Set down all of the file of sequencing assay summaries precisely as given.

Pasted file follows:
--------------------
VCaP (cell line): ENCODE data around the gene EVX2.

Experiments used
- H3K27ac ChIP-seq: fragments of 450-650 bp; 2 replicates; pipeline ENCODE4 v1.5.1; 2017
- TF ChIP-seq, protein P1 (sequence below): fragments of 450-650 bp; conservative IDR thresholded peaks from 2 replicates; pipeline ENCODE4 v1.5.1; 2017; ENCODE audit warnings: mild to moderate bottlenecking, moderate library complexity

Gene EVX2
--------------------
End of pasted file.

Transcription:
VCaP (cell line): ENCODE data around the gene EVX2.

Experiments used
- H3K27ac ChIP-seq: fragments of 450-650 bp; 2 replicates; pipeline ENCODE4 v1.5.1; 2017
- TF ChIP-seq, protein P1 (sequence below): fragments of 450-650 bp; conservative IDR thresholded peaks from 2 replicates; pipeline ENCODE4 v1.5.1; 2017; ENCODE audit warnings: mild to moderate bottlenecking, moderate library complexity

Gene EVX2